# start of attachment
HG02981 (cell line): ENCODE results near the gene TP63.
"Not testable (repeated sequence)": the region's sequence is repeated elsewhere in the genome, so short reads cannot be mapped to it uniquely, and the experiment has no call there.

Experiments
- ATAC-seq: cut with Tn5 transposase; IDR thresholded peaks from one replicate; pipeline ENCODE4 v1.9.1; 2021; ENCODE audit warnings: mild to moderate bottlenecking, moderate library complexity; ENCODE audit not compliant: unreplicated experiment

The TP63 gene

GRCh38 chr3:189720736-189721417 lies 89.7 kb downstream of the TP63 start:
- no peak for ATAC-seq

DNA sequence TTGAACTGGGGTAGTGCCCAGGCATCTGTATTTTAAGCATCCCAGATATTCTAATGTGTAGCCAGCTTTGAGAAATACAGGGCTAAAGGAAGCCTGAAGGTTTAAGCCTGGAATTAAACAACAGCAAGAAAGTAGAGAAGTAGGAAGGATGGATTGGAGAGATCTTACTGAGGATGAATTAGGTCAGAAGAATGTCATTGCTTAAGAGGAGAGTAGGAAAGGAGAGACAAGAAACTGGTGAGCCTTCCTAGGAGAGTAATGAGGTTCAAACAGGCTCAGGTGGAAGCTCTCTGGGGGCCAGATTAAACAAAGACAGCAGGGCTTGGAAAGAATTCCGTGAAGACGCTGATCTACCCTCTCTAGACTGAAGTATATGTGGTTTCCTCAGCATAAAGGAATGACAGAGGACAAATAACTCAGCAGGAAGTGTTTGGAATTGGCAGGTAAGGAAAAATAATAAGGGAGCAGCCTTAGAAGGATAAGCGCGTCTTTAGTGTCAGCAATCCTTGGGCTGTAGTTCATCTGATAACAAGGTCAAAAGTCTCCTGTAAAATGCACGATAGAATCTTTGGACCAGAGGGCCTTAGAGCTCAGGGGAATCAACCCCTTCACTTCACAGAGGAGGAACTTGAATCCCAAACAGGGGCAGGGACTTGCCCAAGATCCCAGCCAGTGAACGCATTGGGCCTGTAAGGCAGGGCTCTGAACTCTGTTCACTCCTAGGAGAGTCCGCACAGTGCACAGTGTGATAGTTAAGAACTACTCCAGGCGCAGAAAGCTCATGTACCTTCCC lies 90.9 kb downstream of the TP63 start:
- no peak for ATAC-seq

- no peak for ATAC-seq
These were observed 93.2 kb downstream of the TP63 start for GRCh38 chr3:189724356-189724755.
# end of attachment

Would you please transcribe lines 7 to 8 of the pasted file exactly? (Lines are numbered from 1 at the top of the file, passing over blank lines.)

- no peak for ATAC-seq

DNA sequence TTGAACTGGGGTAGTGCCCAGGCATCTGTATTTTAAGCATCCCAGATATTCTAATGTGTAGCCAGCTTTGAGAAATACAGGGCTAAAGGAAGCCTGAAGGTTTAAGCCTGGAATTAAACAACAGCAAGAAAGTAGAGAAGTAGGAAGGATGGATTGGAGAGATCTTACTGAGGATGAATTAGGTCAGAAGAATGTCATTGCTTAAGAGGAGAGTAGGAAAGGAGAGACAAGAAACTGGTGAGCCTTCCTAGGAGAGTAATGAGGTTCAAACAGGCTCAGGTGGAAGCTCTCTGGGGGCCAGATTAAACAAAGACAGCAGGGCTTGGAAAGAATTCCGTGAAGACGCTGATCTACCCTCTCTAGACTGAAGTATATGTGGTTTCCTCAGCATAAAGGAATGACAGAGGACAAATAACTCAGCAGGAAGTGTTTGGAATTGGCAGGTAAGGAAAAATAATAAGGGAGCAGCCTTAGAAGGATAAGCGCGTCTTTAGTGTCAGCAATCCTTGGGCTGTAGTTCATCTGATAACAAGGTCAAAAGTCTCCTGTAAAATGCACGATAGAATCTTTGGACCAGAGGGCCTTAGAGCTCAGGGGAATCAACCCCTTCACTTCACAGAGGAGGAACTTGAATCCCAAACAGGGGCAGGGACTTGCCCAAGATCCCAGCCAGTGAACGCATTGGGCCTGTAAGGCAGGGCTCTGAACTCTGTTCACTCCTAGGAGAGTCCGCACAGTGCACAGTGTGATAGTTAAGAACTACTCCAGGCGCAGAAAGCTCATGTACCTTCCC lies 90.9 kb downstream of the TP63 start: